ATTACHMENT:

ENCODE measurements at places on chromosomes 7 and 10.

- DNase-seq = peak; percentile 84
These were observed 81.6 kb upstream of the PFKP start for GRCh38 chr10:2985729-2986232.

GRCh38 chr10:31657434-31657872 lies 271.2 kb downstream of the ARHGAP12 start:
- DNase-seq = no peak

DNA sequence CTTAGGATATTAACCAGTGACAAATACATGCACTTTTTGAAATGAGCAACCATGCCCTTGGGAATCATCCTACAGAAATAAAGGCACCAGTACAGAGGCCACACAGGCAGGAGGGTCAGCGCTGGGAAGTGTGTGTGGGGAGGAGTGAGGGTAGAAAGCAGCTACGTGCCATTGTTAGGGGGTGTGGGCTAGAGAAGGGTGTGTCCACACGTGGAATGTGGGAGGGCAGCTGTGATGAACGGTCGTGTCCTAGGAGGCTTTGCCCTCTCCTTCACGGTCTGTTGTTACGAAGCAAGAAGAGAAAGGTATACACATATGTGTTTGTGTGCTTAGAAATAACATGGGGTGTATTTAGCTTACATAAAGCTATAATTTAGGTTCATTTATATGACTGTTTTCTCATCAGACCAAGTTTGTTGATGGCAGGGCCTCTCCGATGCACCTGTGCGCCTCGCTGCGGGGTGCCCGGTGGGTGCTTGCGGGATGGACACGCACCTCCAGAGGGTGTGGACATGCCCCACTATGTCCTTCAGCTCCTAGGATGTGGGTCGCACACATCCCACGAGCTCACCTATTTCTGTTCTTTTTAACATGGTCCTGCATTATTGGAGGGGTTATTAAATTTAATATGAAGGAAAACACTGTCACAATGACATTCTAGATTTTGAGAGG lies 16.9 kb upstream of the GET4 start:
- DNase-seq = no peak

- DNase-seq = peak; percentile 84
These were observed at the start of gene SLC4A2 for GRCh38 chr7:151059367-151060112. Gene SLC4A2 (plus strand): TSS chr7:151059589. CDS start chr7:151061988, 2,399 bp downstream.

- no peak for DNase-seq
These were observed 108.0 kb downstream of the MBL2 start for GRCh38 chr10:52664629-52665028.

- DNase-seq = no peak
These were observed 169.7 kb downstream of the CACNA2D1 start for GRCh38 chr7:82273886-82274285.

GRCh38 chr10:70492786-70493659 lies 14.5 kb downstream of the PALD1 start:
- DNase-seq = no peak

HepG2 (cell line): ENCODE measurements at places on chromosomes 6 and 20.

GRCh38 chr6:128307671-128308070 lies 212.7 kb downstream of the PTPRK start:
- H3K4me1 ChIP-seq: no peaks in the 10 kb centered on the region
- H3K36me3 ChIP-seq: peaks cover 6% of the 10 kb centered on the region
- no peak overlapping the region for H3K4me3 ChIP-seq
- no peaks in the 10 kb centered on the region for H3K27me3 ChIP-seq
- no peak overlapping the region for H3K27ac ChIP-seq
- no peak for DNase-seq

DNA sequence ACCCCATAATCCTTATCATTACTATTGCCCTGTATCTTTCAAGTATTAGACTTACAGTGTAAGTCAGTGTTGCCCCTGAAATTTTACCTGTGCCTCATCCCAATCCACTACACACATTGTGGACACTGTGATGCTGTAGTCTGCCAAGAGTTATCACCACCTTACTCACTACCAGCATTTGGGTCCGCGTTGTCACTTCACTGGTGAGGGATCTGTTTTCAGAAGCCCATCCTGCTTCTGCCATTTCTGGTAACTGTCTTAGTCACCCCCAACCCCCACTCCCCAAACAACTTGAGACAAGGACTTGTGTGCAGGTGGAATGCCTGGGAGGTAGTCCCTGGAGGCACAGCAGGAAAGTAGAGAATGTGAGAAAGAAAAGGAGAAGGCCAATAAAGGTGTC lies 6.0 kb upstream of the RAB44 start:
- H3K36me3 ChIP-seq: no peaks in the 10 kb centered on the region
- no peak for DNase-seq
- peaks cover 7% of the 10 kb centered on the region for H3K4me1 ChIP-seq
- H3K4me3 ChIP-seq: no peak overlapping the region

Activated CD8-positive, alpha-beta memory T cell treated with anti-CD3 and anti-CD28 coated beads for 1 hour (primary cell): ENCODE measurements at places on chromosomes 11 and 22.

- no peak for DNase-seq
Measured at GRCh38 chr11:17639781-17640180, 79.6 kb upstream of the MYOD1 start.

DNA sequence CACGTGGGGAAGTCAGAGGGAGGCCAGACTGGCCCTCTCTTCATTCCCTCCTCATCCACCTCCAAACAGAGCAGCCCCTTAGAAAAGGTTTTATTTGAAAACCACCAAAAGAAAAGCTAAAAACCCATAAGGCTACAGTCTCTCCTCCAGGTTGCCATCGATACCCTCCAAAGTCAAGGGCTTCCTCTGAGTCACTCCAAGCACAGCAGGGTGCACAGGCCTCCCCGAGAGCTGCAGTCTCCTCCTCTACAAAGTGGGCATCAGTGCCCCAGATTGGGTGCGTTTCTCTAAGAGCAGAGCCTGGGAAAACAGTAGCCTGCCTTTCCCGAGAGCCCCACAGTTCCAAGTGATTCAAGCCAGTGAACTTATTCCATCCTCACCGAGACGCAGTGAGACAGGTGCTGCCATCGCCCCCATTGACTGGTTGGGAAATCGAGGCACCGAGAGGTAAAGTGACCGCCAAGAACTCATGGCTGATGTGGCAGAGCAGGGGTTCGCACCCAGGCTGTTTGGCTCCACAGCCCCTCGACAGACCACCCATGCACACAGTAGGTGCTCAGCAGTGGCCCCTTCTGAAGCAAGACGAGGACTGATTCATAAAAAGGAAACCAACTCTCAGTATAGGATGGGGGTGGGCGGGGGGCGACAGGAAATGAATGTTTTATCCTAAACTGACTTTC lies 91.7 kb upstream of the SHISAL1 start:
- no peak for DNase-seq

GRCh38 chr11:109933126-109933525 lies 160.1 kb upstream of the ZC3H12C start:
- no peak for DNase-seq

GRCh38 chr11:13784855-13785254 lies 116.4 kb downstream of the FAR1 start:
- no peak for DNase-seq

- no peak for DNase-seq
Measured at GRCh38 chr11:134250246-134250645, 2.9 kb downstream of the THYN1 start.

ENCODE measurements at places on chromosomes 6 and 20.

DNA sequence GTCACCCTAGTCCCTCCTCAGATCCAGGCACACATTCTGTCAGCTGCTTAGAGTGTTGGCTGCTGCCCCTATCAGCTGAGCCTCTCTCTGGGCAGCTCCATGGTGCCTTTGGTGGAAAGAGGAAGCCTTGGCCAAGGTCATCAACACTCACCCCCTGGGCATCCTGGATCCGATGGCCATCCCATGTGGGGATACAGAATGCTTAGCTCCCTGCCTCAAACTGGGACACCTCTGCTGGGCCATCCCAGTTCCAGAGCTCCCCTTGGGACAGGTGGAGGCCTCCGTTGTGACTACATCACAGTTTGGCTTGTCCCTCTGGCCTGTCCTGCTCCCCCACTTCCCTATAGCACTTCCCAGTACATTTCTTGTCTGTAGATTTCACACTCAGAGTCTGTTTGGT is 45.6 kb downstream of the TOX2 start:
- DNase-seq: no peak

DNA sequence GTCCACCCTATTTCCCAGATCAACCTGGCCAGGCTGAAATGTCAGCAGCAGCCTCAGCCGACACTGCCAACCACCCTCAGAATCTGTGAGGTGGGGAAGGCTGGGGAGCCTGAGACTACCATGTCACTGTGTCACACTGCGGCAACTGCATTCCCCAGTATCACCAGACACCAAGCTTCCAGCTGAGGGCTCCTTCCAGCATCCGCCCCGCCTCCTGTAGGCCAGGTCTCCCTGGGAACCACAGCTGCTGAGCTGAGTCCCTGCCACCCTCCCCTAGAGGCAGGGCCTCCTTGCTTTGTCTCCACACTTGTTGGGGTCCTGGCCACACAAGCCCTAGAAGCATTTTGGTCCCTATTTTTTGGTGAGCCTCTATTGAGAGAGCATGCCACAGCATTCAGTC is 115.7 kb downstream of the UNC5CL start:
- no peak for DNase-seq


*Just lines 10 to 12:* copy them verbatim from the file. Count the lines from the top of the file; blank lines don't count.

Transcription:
- no peak for DNase-seq
These were observed 108.0 kb downstream of the MBL2 start for GRCh38 chr10:52664629-52665028.

- DNase-seq = no peak